Let’s say you’ve been a dental hygienist for five or 10 years. And, while you love your work and your patients, you’re ready for a new challenge. But dental hygiene is dental hygiene – there’s nowhere to go other than clinical practice and more clinical practice. Right? Wrong! After working in a clinical setting for years, many hygienists have found routes to new – and often surprising – destinations, including public health and private industry. Here’s a look at two hygienists who’ve made the successful leap to new careers.
(The following professionals were featured in an article in the December 2011 edition of Dimensions in Dental Hygiene.)
A public health role
In the 1980s, Kathy Eklund, RDH, MHP, was practicing in Boston and treating several AIDS patients. The experience made her super-conscious of infection control and its role in patient care. She was also working at the time helping to develop infection-control policies for the Forsyth School of Dental Hygiene. While living her dual-career life, she also found time to work with the Organization for Safety, Asepsis and Prevention, which put her in touch with infection–control experts from across the country. By then, she’d paved the way to a new career in infection control.
Now Eklund is director of infection control and occupational health, and research subject and patient safety advocate at the Forsyth Institute in Boston. She is also an adjunct associate professor at the Massachusetts College of Pharmacy and Health Sciences, Forsyth School of Dental Hygiene.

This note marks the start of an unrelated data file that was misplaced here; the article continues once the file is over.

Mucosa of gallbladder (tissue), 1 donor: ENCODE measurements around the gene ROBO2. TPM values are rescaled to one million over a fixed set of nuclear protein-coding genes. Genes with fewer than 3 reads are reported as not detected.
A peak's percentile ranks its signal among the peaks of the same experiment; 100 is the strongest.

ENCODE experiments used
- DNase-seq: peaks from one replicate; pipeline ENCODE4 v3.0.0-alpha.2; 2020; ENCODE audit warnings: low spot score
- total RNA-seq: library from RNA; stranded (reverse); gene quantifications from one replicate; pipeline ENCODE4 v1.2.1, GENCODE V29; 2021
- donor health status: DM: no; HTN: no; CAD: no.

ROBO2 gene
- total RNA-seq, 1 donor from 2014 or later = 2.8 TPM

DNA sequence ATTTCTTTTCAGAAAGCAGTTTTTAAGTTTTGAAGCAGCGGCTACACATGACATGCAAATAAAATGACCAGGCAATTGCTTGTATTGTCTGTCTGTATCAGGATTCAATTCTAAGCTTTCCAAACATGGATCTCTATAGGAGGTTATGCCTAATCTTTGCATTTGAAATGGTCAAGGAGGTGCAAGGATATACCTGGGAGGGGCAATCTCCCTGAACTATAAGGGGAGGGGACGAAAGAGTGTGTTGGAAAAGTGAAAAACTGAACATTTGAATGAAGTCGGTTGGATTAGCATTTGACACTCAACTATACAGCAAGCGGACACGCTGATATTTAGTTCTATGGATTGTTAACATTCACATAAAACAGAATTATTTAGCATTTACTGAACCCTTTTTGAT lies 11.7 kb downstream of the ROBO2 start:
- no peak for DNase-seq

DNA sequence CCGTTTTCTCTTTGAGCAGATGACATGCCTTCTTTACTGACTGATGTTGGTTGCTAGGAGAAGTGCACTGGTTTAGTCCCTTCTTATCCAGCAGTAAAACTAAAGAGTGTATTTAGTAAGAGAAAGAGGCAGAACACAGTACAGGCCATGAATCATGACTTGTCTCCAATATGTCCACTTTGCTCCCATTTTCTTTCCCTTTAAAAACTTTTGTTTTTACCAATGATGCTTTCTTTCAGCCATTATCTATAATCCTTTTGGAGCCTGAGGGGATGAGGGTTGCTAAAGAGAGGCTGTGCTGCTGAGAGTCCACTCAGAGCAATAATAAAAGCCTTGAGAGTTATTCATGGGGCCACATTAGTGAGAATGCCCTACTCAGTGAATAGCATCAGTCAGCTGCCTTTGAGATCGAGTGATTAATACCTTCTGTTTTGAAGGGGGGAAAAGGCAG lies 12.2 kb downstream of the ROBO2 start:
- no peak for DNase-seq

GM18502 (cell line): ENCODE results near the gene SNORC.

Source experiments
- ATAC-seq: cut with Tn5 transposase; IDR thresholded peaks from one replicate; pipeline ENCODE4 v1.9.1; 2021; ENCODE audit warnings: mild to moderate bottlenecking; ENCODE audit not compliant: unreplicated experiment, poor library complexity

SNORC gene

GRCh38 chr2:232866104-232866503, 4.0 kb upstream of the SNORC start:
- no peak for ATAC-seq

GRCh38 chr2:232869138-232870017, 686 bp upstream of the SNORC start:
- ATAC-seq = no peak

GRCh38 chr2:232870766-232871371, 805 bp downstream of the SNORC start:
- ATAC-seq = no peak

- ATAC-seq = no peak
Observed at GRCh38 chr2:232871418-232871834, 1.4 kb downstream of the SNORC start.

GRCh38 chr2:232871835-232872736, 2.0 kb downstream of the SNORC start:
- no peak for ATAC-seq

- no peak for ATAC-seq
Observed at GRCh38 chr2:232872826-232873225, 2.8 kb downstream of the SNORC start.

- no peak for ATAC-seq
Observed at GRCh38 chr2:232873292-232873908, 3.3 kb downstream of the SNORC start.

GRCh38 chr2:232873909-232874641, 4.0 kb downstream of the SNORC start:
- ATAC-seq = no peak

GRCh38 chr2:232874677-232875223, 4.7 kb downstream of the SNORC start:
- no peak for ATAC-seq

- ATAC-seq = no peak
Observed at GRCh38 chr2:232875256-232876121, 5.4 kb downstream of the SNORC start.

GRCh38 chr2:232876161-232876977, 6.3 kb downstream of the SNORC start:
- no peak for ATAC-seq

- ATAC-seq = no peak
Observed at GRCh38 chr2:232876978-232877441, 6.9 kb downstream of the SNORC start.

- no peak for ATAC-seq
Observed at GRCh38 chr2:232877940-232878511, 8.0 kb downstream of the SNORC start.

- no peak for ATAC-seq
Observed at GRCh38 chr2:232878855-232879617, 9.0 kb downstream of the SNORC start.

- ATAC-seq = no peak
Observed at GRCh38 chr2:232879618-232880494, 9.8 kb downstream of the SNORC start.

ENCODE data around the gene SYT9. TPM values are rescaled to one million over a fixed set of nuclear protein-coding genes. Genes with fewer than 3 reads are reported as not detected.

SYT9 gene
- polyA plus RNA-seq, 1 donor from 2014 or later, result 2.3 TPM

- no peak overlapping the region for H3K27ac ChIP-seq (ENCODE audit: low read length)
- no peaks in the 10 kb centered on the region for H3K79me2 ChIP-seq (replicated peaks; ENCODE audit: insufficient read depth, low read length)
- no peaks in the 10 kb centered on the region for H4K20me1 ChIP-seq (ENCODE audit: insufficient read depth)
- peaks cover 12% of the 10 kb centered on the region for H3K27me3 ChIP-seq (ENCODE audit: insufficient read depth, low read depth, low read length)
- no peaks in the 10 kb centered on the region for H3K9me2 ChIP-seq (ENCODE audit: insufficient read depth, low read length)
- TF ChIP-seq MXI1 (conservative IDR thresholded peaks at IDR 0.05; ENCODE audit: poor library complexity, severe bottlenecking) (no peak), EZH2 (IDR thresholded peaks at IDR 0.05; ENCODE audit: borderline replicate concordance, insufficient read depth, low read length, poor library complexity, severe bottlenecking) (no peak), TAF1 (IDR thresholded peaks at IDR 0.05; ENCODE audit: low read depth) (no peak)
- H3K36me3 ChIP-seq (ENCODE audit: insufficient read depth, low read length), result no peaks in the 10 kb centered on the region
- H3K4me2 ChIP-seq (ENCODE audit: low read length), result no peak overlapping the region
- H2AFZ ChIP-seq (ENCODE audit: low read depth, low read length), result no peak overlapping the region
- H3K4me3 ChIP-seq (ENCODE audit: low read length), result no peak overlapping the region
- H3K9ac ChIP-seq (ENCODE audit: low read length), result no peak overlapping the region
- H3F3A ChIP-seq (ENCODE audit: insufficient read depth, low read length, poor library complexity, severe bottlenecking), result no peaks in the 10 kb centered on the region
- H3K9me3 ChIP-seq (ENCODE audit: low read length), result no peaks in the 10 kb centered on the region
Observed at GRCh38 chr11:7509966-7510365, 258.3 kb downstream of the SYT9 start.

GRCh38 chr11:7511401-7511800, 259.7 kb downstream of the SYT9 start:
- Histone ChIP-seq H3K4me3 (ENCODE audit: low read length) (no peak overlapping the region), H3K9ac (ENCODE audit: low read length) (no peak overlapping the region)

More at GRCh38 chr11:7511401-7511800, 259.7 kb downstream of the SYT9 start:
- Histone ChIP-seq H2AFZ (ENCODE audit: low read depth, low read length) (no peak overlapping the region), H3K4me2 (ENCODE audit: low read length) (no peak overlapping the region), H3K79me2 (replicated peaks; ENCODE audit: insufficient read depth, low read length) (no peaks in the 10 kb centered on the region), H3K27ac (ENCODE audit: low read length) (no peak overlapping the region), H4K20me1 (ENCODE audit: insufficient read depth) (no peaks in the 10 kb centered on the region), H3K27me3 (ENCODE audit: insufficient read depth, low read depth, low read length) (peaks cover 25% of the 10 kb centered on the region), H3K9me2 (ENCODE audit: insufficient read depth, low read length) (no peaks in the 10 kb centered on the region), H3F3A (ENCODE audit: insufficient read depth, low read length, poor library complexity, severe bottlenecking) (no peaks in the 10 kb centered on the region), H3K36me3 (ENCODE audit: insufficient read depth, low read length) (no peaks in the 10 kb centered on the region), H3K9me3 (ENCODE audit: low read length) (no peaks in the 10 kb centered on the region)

Public health/infection control is a natural route for career-changing hygienists, who must integrate infection control into every patient interaction, she says. “Clinicians need to understand infection control not in fragmented steps, but as a program of prevention, control and safety. They are ethically and legally responsible for providing infection prevention and control services through their clinical procedures and what surrounds those clinical procedures.”
Leading in business
Tammi Byrd, now CEO and clinical director of Health Promotion Specialists, a company that maintains dental hygiene programs for South Carolina schools, says ongoing membership in dental organizations was the engine that propelled her into a career as an industry leader. For example, she is past president of both the South Carolina Dental Hygiene Association and the American Dental Hygiene Association.
“I would not be where I am today if I had not remained involved in organized dental hygiene. I see many dental hygienists who have jobs, not careers, and they burn out,” she says. “I chose to become a professional, and with that comes the responsibility of staying on the cutting edge of the latest evidence-based practice. Knowledge brings strength that helps you overcome adversity, and persevere.”
Public health and private business are just two areas open to enterprising dental hygienists. Others have made successful transitions to academia, research and industry. What’s your next move?